The United States Army in World War II series describes the organization, plans, and operations of the War Department and the Army, in the zone of interior and in all of the Army's five theaters of operations from 1939 to 1945. Since the Army authorized the project in 1946, seventy-eight volumes have been or are being published representing an organized treasury of knowledge on the world's greatest conflict. Behind them lies one of the largest masses of records and recollections ever produced. These documents, including those of the enemy, have been explored by professional historians, with the cooperation of a host of participants and with all the facilities and assistance that the Office of the Chief of Military History and its successor, the Center of Military History, could provide to ensure that this endeavor was as comprehensive, accurate, and objective as possible. The final result has provided commanders and staff officers, historians, and students-military and civilian alike-with an unprecedented professional guide to past experience as they seek light on the uncertain path ahead.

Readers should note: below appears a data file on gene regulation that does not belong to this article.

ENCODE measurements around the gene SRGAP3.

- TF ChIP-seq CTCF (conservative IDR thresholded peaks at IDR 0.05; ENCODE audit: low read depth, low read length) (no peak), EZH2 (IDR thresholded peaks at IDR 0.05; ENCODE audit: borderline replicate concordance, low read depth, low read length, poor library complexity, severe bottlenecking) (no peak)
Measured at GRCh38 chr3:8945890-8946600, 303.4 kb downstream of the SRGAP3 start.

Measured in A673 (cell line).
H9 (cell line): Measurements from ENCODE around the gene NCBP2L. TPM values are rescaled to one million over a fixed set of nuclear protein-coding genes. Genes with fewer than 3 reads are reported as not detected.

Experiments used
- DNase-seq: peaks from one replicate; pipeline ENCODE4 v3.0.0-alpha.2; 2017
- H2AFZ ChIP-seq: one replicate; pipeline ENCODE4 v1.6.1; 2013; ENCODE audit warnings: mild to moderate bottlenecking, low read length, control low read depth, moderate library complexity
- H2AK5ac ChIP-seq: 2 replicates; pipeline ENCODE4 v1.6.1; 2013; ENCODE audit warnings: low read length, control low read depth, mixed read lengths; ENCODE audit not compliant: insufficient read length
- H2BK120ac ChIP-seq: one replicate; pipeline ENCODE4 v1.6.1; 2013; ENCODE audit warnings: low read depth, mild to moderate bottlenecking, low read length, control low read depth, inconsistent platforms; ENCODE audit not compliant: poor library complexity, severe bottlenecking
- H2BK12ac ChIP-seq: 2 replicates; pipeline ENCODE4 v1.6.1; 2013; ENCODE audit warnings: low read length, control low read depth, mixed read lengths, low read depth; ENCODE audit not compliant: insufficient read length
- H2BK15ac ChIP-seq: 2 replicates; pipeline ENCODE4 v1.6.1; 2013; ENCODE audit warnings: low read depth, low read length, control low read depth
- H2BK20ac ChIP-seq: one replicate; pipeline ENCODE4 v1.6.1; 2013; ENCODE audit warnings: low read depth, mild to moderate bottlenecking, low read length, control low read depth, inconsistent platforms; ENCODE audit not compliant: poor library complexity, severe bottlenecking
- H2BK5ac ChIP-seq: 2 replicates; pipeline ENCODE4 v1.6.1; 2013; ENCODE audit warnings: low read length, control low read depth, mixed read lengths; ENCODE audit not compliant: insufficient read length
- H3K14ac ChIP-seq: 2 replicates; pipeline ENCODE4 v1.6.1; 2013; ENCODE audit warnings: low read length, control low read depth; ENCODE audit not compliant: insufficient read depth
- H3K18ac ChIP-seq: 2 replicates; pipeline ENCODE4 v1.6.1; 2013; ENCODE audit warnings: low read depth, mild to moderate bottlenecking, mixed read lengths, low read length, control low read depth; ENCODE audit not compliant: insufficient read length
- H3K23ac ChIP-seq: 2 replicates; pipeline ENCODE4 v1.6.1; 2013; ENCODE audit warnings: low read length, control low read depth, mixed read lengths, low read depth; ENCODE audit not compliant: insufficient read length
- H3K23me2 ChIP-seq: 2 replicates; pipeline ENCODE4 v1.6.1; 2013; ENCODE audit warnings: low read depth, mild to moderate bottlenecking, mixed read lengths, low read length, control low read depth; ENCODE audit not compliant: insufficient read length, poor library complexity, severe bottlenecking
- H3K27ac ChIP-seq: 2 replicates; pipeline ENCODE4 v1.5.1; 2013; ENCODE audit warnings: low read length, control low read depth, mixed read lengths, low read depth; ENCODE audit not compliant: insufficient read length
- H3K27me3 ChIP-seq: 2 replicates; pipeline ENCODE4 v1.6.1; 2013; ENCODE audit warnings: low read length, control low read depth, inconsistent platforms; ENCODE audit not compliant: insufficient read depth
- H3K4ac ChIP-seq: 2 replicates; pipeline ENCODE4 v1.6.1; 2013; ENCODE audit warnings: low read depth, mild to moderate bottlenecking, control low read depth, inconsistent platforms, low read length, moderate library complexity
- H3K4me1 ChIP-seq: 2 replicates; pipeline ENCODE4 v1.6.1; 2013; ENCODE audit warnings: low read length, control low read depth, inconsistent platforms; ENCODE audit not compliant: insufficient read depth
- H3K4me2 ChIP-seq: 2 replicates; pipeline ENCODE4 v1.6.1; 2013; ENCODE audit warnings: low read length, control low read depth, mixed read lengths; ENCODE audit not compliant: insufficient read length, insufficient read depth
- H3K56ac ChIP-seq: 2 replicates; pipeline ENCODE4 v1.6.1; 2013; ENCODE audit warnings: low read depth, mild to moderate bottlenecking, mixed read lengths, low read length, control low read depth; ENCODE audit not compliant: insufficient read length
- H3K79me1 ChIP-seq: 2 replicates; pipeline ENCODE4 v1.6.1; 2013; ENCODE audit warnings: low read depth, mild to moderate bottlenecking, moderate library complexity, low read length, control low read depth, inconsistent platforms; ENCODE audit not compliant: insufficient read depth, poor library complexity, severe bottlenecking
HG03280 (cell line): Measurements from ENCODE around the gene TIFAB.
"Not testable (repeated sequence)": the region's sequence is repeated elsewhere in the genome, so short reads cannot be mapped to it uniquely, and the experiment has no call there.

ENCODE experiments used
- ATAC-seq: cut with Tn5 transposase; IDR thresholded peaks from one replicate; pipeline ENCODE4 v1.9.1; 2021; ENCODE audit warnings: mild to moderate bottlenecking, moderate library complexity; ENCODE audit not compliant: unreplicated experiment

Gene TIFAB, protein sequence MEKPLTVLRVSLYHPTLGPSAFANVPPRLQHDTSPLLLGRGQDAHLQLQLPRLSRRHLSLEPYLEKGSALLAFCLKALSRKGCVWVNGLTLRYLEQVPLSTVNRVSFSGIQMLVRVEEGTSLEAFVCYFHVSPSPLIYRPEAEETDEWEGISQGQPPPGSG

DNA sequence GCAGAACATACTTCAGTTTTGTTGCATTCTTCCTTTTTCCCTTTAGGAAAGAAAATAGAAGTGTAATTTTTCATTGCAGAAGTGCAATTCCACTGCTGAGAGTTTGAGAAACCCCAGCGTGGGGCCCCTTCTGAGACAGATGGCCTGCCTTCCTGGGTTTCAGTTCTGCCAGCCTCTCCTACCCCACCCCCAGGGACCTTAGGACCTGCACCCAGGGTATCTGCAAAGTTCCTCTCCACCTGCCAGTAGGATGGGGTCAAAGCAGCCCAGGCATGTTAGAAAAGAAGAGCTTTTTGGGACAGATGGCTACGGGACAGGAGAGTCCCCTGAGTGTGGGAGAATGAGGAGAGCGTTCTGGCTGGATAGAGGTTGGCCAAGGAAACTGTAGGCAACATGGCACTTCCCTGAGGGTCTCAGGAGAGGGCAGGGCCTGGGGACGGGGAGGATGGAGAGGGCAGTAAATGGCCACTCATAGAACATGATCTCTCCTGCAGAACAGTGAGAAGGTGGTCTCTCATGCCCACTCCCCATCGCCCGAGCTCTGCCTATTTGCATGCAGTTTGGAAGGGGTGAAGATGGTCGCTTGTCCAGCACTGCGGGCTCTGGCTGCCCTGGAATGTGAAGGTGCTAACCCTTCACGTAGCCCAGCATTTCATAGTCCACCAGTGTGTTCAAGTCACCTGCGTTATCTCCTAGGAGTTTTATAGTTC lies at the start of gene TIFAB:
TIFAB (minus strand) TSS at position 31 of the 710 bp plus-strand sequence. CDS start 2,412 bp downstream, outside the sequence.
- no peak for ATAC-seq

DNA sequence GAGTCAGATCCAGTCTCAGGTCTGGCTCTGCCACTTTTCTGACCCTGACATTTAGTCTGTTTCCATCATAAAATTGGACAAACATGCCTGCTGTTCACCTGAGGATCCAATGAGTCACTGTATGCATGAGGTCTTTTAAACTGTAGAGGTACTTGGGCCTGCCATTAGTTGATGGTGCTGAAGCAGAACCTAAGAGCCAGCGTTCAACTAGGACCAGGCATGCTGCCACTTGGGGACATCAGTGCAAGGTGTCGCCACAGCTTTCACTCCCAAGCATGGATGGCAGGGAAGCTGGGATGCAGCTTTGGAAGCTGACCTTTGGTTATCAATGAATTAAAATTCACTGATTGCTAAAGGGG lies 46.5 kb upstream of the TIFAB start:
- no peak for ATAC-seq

But the volumes are large and readers who need the knowledge contained in them are often pressed for time. Although each volume contains its own analytical index, a given subject may be discussed from various points of view in a number of volumes. The present pamphlet thus attempts to furnish the seeker of information with a finding aid which will enable him to profit more readily from the great investment of resources that the Army has devoted to extending his knowledge. This work supersedes Reader's Guide II, published in 1960. Criticisms and suggestions that look to the improvement of the present Guide will be welcomed.

Washington, D.C.
26 February 1992

Brigadier General, U.S. Army
Chief of Military History

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